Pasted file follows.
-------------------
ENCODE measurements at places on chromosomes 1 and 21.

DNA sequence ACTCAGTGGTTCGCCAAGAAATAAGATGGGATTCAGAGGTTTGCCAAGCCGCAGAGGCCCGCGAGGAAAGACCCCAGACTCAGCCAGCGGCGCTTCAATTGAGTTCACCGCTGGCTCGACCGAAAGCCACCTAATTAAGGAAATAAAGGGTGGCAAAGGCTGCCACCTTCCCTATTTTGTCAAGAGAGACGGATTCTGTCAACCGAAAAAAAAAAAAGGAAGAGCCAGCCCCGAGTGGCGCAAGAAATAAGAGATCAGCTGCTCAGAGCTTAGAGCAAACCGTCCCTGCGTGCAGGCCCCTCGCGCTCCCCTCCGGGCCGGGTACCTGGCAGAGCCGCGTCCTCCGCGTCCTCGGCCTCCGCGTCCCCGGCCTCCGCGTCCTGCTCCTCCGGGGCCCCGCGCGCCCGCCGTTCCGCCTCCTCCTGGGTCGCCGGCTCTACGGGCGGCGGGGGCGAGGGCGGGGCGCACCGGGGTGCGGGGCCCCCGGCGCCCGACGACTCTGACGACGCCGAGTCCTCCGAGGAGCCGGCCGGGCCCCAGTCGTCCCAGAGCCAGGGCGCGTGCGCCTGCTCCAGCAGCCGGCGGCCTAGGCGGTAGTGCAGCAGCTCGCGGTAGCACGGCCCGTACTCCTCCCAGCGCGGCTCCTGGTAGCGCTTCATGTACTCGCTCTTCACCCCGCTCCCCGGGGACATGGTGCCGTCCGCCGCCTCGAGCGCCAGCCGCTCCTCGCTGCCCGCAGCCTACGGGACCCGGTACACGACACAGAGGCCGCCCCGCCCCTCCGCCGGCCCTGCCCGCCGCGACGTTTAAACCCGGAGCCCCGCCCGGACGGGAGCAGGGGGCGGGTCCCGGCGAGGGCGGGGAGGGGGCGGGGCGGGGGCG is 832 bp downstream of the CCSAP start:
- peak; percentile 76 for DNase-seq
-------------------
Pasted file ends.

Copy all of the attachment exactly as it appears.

ENCODE measurements at places on chromosomes 1 and 21.

DNA sequence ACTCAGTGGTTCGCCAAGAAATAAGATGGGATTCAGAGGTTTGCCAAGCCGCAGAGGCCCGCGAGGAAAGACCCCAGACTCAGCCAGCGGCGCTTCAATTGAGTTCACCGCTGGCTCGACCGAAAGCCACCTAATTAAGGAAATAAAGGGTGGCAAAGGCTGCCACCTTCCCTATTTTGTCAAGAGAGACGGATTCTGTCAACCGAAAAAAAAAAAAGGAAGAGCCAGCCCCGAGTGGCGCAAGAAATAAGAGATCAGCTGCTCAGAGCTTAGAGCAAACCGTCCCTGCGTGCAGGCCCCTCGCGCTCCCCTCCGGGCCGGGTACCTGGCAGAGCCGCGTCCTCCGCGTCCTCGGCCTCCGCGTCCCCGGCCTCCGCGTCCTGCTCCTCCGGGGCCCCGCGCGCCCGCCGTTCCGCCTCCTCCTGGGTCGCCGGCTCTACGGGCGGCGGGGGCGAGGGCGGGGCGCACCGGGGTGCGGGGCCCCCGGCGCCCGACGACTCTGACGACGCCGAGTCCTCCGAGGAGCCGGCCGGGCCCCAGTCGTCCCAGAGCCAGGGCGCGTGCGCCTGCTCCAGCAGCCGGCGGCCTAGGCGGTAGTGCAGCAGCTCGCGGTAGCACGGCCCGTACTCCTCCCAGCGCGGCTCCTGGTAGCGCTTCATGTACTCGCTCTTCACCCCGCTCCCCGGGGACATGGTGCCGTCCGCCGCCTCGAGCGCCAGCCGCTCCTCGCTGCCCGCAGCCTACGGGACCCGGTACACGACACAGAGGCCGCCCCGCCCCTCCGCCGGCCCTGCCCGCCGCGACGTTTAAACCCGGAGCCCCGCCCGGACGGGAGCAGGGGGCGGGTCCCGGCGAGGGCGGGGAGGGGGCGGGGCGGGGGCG is 832 bp downstream of the CCSAP start:
- peak; percentile 76 for DNase-seq